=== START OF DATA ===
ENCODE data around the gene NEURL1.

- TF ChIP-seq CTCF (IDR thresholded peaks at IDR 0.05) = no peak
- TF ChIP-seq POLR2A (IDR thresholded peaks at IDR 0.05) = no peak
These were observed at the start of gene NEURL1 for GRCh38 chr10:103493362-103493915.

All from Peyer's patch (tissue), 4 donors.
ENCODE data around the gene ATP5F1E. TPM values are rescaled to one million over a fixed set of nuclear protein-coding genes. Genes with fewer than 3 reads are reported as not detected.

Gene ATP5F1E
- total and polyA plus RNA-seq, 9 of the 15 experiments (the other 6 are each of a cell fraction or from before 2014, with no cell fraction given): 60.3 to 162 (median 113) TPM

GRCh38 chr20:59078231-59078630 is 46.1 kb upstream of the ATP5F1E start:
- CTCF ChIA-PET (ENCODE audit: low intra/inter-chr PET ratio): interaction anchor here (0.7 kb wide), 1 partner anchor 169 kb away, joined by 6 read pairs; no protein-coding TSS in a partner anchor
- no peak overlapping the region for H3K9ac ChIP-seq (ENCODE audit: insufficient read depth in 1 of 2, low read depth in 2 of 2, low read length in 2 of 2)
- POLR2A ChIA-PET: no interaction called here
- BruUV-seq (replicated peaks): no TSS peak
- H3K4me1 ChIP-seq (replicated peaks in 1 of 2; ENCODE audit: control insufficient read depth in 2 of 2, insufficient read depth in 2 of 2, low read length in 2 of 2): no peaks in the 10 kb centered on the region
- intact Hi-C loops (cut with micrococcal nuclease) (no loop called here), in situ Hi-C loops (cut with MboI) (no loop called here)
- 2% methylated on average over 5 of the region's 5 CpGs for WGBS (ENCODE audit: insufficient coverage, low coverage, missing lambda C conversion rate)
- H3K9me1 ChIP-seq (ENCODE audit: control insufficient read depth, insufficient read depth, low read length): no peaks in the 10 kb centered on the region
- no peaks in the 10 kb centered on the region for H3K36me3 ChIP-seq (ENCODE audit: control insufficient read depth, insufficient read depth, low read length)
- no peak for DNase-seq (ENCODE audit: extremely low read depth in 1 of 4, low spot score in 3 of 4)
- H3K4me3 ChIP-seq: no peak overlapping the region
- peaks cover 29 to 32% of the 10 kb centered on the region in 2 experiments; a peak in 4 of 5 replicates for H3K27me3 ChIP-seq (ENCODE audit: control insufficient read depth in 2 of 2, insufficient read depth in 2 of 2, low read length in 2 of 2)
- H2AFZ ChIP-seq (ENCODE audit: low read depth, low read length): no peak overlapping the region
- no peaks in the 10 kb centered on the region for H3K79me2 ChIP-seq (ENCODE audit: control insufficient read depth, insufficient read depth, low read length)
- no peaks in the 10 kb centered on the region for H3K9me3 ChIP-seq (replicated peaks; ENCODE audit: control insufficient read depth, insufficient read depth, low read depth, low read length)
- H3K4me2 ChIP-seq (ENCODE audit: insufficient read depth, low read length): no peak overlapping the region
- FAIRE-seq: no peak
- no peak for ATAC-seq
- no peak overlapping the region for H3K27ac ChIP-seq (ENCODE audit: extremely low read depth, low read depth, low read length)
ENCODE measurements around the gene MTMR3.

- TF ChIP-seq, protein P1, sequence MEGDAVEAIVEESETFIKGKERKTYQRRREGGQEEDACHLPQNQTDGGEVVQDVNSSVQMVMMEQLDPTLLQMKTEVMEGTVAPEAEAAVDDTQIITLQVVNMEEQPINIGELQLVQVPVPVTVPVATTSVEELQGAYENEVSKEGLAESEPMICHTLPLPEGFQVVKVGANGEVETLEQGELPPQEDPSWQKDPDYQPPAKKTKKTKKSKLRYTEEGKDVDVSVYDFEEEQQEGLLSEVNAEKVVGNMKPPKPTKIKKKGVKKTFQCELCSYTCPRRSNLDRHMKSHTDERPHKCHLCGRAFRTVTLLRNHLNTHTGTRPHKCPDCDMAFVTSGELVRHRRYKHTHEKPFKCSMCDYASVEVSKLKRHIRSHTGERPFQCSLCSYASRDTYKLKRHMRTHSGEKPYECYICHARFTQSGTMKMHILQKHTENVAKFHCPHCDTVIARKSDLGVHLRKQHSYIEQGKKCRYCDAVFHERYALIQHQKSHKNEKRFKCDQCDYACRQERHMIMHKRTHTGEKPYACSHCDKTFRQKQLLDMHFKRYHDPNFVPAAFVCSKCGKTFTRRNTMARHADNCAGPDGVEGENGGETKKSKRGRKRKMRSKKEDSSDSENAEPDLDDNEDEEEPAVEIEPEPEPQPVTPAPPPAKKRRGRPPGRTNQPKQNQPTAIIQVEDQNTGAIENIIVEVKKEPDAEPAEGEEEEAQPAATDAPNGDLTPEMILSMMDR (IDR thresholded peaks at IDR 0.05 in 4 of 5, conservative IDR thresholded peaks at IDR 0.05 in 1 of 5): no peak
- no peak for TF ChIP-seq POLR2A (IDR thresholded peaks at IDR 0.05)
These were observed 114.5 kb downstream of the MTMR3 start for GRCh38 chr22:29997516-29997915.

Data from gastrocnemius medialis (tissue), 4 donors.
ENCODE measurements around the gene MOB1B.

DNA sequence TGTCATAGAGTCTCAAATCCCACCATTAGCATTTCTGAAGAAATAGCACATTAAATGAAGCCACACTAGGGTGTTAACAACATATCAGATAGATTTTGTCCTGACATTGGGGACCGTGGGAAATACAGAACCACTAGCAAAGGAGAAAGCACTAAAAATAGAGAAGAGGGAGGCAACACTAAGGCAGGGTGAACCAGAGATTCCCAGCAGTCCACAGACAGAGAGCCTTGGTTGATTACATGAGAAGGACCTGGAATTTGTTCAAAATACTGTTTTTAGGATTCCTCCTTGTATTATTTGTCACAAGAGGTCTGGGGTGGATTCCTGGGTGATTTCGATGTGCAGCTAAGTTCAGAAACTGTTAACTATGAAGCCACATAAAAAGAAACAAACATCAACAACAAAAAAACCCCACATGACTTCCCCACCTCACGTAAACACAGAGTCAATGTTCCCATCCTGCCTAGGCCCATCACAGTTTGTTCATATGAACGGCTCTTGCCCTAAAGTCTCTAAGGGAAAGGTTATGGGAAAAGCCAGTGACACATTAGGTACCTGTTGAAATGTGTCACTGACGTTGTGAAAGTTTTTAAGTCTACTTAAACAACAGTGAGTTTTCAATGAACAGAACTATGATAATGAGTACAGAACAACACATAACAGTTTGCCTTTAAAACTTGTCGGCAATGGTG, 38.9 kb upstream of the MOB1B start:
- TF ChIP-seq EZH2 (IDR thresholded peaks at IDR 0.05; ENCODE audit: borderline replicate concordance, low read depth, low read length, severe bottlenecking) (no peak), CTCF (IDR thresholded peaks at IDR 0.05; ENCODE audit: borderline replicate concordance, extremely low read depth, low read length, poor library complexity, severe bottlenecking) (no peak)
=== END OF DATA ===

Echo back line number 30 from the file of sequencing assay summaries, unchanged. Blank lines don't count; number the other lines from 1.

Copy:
- TF ChIP-seq, protein P1, sequence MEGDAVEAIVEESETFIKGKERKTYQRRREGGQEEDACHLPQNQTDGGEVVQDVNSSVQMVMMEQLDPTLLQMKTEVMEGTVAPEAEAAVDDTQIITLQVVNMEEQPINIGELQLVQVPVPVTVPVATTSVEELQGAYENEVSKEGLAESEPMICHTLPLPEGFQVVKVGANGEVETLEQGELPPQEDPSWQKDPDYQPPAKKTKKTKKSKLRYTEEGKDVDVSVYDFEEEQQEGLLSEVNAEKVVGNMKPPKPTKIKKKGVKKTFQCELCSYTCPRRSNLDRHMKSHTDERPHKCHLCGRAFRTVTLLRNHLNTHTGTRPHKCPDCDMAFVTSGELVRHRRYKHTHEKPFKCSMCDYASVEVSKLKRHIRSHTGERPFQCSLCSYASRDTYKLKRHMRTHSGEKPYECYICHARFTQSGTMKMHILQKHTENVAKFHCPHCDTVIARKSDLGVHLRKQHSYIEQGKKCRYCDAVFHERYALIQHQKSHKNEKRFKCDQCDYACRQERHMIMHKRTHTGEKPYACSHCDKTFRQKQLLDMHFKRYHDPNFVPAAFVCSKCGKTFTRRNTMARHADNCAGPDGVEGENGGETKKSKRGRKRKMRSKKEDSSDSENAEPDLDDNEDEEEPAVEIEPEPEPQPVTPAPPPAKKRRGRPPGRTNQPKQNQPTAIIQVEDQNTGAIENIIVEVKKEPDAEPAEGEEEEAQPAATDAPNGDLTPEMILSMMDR (IDR thresholded peaks at IDR 0.05 in 4 of 5, conservative IDR thresholded peaks at IDR 0.05 in 1 of 5): no peak